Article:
A British expat living in Sydney has decided to take the law into his own hands after noticing suspicious transactions in his bank account after a drunken night out.
After reporting the suspicious activity to the police, Joshua Fox – a radio producer and the mastermind behind the @mafsfunny Instagram account which has barely 100,000 followers – decided to try to solve the crime himself.
“I just thought no one was taking me seriously,” Mr. Fox told NCA NewsWire.
“If you want something done, you have to do it yourself.”
Mr Fox said he first noticed his bank account was at risk when he received two notifications from his bank within an hour that his card had been used.
The first alert said he withdrew $300 from an ATM in Lakemba in western Sydney and the second was a much larger transaction of $1017 spent at a tobacconist.
He locked his card and said a third transaction appeared on his phone for $1,015 but could not be processed.
Mr Fox said he reported the fraudulent transactions to Commonwealth Bank but was told it could take up to 45 days to get the money back.
“I don’t want to lose $1,300 for a month and a half as we go through a cost of living crisis,” Mr. Fox told his Instagram followers.
“I have bills to pay, Commbank.”
The 31-year-old decided to retrace his steps by using a police-style bulletin board to re-enact the events leading up to his bank details being stolen.
The whole metaphorical red string led back to a drunken night out at Frankie’s nightclub in Sydney CBD when he ordered a taxi on Hunter St around 11.05pm to take him home.
He remembers the taxi driver telling him he couldn’t pay with Apple Pay and asking him to run inside and get his bank card to pay for the ride.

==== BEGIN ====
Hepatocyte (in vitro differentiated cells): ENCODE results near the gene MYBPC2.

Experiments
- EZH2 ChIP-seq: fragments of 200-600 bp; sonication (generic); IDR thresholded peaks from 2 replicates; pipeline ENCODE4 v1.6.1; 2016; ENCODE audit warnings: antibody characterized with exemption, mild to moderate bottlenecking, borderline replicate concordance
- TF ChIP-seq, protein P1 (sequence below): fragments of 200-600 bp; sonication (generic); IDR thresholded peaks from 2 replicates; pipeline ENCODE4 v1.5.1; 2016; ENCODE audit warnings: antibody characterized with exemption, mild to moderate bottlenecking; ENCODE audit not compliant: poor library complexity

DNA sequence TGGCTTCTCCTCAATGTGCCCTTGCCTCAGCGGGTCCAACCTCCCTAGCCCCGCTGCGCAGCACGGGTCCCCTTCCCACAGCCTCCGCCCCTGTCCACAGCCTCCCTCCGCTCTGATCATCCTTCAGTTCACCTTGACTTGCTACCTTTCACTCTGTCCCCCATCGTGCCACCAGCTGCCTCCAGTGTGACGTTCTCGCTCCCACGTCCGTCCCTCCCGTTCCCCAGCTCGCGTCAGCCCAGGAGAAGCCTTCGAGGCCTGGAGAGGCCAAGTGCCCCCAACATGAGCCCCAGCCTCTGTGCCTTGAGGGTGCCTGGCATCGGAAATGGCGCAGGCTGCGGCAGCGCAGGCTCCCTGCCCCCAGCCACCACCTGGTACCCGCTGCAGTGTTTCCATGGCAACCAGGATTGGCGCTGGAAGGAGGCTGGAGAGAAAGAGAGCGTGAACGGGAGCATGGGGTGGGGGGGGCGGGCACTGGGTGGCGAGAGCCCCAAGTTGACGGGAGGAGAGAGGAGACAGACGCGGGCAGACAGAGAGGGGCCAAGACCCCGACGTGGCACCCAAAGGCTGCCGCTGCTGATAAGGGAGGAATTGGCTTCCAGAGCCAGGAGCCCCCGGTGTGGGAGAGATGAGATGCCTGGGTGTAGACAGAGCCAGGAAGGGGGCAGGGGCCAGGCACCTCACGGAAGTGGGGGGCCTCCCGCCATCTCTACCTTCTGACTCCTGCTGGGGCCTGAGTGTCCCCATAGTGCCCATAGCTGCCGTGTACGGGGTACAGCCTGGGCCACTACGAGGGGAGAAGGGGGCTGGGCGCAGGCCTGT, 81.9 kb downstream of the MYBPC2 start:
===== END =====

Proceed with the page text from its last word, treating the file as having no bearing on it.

“I was in the cab, me and the guy were chatting like we were best friends, having the time of my life and then the next minute he stole $1,000 from me,” Mr Fox said.
Sharing the breakthrough with his 12,200 Instagram followers, Mr Fox revealed the receipt he received from the taxi driver was for $30.58.
The transaction never appeared on his bank statement.
“It must be him!” He skimmed me!” Mr. Fox wrote in an Instagram post.
He claims that the taxi driver in question likely used a skimming machine to store his card details and PIN and carry out the fraudulent transactions.
“I may have been drunk but I still have the incessant request from my accountants to ‘get a receipt for everything’ ringing in my ears,” he wrote.
“So I did. Which means we have the skimmer.
Mr Fox took the taxi receipt to the police, but said he had been told that as the transaction took place outside of their command, they would pass on the details and someone could look into it.
Tired of waiting for answers, Mr Fox drove himself to the western interior tobacconist and asked if he could see the store’s CCTV camera footage.
He claimed the salesman told him the store did not have one, but video taken by Mr Fox shows the store clearly had a camera on the wall.
NSW Police said an investigation had begun. .
Mr Fox said he received hundreds of messages a day from people across Australia who had similar experiences.
He said he wouldn’t give up until he solved the crime and brought justice to other potential card fraud victims.
“I don’t want that to happen, I don’t want the taxi driver to keep doing that to other people,” he said.